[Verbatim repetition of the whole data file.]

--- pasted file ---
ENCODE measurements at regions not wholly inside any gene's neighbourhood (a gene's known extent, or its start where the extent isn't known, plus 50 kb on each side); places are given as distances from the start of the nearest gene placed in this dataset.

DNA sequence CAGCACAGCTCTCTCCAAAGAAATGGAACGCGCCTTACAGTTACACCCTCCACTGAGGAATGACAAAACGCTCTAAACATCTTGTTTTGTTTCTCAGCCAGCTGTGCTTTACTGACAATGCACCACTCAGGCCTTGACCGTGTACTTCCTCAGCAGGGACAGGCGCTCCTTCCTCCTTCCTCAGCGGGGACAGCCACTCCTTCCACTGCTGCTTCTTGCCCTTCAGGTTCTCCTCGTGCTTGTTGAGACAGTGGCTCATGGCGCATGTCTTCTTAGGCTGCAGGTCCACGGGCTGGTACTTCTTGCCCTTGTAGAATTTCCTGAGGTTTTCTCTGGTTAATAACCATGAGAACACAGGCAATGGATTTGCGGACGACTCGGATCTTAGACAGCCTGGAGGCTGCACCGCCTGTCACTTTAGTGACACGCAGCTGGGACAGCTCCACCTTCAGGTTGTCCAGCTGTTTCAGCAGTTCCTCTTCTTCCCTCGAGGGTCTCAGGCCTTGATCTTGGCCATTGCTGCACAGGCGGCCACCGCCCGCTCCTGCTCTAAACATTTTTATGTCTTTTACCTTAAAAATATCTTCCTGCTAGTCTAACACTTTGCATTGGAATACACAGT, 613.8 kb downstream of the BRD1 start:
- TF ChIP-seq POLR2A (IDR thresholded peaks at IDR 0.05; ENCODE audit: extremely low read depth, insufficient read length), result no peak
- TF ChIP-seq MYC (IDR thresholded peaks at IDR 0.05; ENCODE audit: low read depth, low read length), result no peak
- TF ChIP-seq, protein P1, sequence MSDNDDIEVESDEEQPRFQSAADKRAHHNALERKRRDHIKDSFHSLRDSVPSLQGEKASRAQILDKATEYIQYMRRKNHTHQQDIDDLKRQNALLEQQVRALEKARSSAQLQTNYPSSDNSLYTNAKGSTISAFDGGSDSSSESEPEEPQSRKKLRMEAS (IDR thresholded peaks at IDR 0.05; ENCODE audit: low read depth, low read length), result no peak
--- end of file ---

ENCODE measurements at regions not wholly inside any gene's neighbourhood (a gene's known extent, or its start where the extent isn't known, plus 50 kb on each side); places are given as distances from the start of the nearest gene placed in this dataset.

DNA sequence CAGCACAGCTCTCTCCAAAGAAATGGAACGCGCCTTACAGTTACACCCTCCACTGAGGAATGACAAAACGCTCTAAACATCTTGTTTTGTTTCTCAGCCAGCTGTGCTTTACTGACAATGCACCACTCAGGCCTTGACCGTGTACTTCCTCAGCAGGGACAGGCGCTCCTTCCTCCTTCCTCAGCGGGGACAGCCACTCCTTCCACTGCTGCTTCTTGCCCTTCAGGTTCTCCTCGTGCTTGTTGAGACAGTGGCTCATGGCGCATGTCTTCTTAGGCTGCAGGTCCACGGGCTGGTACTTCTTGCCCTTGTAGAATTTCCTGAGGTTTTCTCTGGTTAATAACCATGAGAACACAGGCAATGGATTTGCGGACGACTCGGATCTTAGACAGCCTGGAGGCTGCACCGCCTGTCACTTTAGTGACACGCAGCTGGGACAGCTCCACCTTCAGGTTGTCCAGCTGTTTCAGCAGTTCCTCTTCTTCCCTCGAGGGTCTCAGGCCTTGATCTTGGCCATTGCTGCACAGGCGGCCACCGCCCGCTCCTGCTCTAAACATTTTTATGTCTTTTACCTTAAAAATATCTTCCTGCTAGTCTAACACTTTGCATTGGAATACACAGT, 613.8 kb downstream of the BRD1 start:
- TF ChIP-seq POLR2A (IDR thresholded peaks at IDR 0.05; ENCODE audit: extremely low read depth, insufficient read length), result no peak
- TF ChIP-seq MYC (IDR thresholded peaks at IDR 0.05; ENCODE audit: low read depth, low read length), result no peak
- TF ChIP-seq, protein P1, sequence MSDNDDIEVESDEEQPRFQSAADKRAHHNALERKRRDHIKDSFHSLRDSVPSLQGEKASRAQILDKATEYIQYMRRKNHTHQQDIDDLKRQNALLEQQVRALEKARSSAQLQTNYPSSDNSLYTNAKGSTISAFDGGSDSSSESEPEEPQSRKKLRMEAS (IDR thresholded peaks at IDR 0.05; ENCODE audit: low read depth, low read length), result no peak